The last all-male board in the FTSE 100 has appointed a female director, after enduring years of pressure to embrace equality and become more representative.
Glencore, the Anglo-Swiss mining and commodities giant, has appointed Patrice Merrin, a Canadian former mining executive as an independent non-executive director.
The firm persisted with its all-male board for years despite frequent criticism – most recently coming from business secretary Vince Cable.
Speaking in May, Cable said it was “simply not credible” that the company had no women at the table, and said he would demand a meeting with chairman Tony Hayward to discuss the issue.
Three years ago, the firm caused a scandal when then-chairman Simon Murray, said women were not as ambitious as men and “often they like to be bringing up their children”.
Announcing the long-awaited appointment, Hayward said, “On behalf of the board I am delighted to announce the appointment of Patrice Merrin.
“Patrice’s in-depth experience of operating across the resources sector will help strengthen the board’s ability to work with the opportunities and challenges presented by the global extractive industry.”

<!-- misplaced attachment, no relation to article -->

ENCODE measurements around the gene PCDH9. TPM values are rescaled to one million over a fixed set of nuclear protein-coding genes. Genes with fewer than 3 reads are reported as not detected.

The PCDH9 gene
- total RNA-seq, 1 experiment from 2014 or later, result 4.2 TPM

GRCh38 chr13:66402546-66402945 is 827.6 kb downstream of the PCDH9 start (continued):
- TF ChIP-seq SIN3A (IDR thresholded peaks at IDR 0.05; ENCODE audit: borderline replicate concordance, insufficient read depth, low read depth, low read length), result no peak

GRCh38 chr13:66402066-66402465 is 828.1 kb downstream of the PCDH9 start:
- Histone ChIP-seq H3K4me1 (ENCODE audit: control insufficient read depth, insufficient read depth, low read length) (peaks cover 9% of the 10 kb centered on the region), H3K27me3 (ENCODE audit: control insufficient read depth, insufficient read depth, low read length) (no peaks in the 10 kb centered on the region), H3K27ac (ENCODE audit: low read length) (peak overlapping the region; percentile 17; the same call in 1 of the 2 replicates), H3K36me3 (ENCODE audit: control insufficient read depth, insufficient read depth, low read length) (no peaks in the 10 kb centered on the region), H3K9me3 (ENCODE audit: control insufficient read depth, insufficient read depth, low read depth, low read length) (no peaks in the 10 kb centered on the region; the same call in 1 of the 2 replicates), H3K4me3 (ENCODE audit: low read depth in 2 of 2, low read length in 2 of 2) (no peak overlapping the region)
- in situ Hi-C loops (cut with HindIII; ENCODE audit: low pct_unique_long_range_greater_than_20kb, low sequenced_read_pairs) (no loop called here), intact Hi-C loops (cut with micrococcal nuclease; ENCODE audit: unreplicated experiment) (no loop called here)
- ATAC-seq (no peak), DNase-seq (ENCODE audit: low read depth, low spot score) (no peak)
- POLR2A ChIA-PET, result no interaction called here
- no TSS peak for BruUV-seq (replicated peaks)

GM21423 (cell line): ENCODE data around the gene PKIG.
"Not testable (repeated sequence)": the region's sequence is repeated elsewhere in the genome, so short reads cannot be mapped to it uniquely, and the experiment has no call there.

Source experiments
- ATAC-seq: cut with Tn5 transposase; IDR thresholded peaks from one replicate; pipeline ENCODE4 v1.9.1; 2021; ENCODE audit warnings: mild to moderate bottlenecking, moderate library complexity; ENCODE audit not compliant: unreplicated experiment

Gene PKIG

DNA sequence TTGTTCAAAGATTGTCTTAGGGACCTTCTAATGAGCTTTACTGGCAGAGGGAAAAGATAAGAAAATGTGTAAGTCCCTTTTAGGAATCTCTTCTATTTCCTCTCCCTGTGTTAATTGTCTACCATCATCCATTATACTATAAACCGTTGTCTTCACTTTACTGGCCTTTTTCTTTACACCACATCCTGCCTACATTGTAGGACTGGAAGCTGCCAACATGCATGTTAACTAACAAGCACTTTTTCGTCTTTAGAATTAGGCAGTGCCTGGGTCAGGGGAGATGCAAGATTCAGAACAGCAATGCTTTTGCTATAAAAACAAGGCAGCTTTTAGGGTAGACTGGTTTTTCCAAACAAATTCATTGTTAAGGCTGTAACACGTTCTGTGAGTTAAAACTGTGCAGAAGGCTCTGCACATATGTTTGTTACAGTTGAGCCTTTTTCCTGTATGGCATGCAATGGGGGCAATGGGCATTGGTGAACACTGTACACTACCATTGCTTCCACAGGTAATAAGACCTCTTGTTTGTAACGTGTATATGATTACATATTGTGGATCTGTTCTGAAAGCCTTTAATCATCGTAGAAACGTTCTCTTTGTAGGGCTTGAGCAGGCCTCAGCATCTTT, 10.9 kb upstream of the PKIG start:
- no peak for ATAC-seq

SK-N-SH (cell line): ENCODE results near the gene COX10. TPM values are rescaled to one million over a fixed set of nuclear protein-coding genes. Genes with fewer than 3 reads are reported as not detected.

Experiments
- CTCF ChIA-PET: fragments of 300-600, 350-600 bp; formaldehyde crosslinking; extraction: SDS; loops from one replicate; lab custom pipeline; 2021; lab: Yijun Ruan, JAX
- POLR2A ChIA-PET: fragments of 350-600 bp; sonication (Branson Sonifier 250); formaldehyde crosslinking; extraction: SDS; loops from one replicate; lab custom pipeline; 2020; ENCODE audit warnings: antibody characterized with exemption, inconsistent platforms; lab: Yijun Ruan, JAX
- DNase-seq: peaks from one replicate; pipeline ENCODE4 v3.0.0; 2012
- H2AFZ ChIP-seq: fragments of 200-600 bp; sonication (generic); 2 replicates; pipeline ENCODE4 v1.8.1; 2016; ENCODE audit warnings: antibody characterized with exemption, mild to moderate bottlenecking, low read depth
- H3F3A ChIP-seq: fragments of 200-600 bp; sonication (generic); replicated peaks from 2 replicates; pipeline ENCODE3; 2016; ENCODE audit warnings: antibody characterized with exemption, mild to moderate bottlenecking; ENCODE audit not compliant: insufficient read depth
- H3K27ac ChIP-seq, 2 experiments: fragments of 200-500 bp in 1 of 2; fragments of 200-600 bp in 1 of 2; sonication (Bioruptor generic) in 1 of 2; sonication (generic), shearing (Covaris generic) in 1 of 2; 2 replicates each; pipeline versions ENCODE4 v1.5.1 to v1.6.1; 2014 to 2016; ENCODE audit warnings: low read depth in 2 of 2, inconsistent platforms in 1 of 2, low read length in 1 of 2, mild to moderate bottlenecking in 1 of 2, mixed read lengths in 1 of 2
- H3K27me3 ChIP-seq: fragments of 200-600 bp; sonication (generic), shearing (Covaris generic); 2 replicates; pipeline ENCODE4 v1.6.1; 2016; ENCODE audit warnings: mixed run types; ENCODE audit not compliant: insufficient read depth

Cable added, “This is an historic day for the FTSE and for the reforms I’ve been pushing for to ensure that there is more diversity in the talent running our biggest companies.
“Huge progress has been made on this agenda since 2010 and from today every single top 100 company listed on the London stock exchange now counts a woman on their board.”
In 2011, a report from former trade minister Lord Davies suggested that the business case for including women at the highest level of business was indisputable.
Numerous studies outlined the advantages of more representative, diverse boards, suggesting that such companies enjoy improved performance while tapping into a wider talent pool, becoming more responsive to the market, and improving corporate governance.
Davies’ report set a target for 25% female representation at FTSE 100 companies by 2015. At the time, 21 FTSE companies had all-male boards. Now, there are none.
In January, the proportion of women on FTSE 100 boards topped 20% for the first time, up from up 12.5% in 2011, suggesting that Davies’ target can be achieved.
Photo: Mining Global via Twitter
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